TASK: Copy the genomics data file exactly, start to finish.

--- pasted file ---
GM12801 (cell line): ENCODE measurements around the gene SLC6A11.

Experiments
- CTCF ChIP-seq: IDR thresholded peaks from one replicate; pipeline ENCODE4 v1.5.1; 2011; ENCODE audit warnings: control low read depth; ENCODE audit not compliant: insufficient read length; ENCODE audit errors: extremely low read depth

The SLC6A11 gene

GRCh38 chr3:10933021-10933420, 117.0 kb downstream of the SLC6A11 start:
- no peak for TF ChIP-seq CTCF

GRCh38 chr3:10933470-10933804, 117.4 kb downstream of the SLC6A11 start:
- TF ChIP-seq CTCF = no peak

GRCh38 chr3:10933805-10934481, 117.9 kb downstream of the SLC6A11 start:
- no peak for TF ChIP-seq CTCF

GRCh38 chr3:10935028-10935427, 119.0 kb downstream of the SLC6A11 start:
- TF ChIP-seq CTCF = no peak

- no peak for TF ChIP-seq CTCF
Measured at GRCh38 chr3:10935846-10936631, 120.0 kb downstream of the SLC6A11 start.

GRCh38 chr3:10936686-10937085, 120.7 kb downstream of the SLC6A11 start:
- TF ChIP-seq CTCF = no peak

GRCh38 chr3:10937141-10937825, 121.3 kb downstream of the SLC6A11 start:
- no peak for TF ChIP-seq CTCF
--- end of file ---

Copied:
GM12801 (cell line): ENCODE measurements around the gene SLC6A11.

Experiments
- CTCF ChIP-seq: IDR thresholded peaks from one replicate; pipeline ENCODE4 v1.5.1; 2011; ENCODE audit warnings: control low read depth; ENCODE audit not compliant: insufficient read length; ENCODE audit errors: extremely low read depth

The SLC6A11 gene

GRCh38 chr3:10933021-10933420, 117.0 kb downstream of the SLC6A11 start:
- no peak for TF ChIP-seq CTCF

GRCh38 chr3:10933470-10933804, 117.4 kb downstream of the SLC6A11 start:
- TF ChIP-seq CTCF = no peak

GRCh38 chr3:10933805-10934481, 117.9 kb downstream of the SLC6A11 start:
- no peak for TF ChIP-seq CTCF

GRCh38 chr3:10935028-10935427, 119.0 kb downstream of the SLC6A11 start:
- TF ChIP-seq CTCF = no peak

- no peak for TF ChIP-seq CTCF
Measured at GRCh38 chr3:10935846-10936631, 120.0 kb downstream of the SLC6A11 start.

GRCh38 chr3:10936686-10937085, 120.7 kb downstream of the SLC6A11 start:
- TF ChIP-seq CTCF = no peak

GRCh38 chr3:10937141-10937825, 121.3 kb downstream of the SLC6A11 start:
- no peak for TF ChIP-seq CTCF